Samsung’s Magician software is an easy, user-friendly interface designed to help you manage your SSD. It offers a range of features to help you keep track of your storage, such as updates to let you know when the latest firmware has been released to enhance your SSD’s performance, stability, and compatibility.
It also allows you to access your SSD’s sequential and random read and write speeds so that you can ensure your SSD is performing efficiently. Lastly, it offers AES 256-bit hardware-based encryption to keep your data secure from hackers and thieves.
Crucial’s MX500 is managed via Crucial’s Storage Executive, which is a free downloadable tool that allows you to speed up and monitor your SSD. Storage Executive allows you to see how much storage (GB) you’ve used, download the latest firmware updates, monitor your drive’s temperature, and activate the Momentum Cache feature, which makes many SSD operations up to 10x faster.
The general rule of thumb is that the larger your SSD capacity, the higher the endurance rating.
As you can see below, the Samsung 860 Evo has the advantage in terms of endurance, offering a minimal endurance rating of 150 TBW in the 250 GB version of the 860 Evo, and an amazing 2,400 TBW in the 4TB capacity.
|Samsung 860 Evo|
|100 TBW (250GB) – 700 TBW (2TB)|| |
150 TBW (250GB) – 2,400 TBW (4TB)
The Crucial MX500 still boasts good endurance, but it’s a little behind the 860 Evo, offering 100 TBW in the 250 GB capacity, and 700 TBW in the 2TB version.
Both the MX500 and 860 Evo are covered by a 5-year limited warranty, so you can expect whichever SSD you go for to last for a significant amount of time.
This is one of the most important factors, as the cost of the SSD tells us how much bang you get for your buck.
The MX500 and 860 Evo are extremely close in terms of price, and obviously, prices decrease or increase depending on the capacity you select.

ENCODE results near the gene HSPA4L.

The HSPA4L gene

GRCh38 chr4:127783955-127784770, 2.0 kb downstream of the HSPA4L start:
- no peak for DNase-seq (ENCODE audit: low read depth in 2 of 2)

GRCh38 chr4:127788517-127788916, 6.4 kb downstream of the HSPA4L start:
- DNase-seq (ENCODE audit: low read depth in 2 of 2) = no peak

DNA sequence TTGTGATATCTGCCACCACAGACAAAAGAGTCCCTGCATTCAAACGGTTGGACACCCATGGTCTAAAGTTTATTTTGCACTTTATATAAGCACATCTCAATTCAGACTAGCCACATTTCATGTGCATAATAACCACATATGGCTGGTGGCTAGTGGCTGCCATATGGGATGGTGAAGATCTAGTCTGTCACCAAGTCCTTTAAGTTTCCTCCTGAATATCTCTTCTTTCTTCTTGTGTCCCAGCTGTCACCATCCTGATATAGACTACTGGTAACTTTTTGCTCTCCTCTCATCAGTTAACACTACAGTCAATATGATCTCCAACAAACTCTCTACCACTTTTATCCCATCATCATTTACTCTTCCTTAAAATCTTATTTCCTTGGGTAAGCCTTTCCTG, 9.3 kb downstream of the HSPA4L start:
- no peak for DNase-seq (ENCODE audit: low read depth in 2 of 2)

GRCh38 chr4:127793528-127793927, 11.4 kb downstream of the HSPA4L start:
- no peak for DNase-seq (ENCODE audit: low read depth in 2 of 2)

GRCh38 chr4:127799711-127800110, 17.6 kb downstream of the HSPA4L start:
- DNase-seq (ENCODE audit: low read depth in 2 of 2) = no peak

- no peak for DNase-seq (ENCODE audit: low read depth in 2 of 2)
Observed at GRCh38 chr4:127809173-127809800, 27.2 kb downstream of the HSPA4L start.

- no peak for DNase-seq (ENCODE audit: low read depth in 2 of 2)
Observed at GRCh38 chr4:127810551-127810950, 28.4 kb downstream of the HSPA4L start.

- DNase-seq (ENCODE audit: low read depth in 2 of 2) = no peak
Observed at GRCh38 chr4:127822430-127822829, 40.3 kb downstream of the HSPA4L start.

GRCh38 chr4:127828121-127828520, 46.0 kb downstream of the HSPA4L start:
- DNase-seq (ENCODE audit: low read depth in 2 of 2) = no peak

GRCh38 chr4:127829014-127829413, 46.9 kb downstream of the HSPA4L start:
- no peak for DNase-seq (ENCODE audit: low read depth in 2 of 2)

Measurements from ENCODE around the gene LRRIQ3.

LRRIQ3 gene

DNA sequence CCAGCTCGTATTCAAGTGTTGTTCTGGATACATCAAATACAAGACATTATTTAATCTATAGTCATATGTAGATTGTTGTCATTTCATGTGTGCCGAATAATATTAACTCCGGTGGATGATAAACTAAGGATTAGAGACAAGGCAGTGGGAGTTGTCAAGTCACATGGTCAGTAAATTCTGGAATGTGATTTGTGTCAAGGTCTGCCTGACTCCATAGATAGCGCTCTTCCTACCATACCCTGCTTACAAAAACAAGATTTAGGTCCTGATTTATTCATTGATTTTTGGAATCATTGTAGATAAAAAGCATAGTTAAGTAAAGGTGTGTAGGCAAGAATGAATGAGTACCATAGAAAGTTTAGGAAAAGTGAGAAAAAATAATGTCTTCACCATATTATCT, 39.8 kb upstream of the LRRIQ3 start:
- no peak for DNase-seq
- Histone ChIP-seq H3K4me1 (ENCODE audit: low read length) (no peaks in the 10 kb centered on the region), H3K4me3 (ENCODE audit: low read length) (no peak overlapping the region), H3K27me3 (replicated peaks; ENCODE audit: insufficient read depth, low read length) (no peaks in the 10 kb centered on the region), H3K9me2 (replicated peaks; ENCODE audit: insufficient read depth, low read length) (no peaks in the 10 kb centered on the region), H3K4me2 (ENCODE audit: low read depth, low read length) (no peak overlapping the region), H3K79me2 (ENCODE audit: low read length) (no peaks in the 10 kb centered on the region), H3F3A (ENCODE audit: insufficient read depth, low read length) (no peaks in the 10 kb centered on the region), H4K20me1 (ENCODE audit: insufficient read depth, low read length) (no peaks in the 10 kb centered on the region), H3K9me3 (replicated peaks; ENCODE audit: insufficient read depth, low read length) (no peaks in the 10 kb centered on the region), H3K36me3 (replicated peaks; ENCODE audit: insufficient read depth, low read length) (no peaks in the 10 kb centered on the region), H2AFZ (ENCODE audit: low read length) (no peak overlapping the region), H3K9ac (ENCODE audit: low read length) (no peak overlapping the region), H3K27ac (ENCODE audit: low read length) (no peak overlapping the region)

Crucial offers the most affordable option for the MX500 250 GB capacity, whereas the Evo 860 4TB model is the most expensive capacity, but then again, you are getting an extreme amount of storage with that price.
We have to admit, the competition is extremely close in the case of the MX500 and 860 Evo.
In terms of form factor and capacity, the 860 Evo offers slightly more choice, which makes it suitable for almost any PC or laptop.
Both SSDs perform extremely well and are close in terms of sequential and random reads and writes, and the average consumer will barely notice a difference between the two in terms of responsiveness or speed – either SSD will give your computer a significant boost.
The Samsung 860 Evo did prove to have a higher endurance rating, though this isn’t too surprising considering it also offers a higher maximum capacity. However, even on the 250 MB version, the 860 Evo trumps the MX500 boasting an endurance rating of 150 TBW.
Both the MX500 and 860 Evo are covered by a 5-year limited warranty, so you’re certainly covered for a good few years regardless of which model you choose. Both also come with a user-friendly firmware to keep your SSD performing optimally, monitor your capacity, and to keep your data safe with the AES 256-bit hardware-based encryption.
With this in mind, we’d say that either of these SSDs offers great bang for your buck. The MX500 is perfect for everyday computing or entry-level gamers, while the Samsung 860 Evo offers excellent endurance and a great range of capacities, with a larger capacity to cater to high-end gamers and 4K video editing.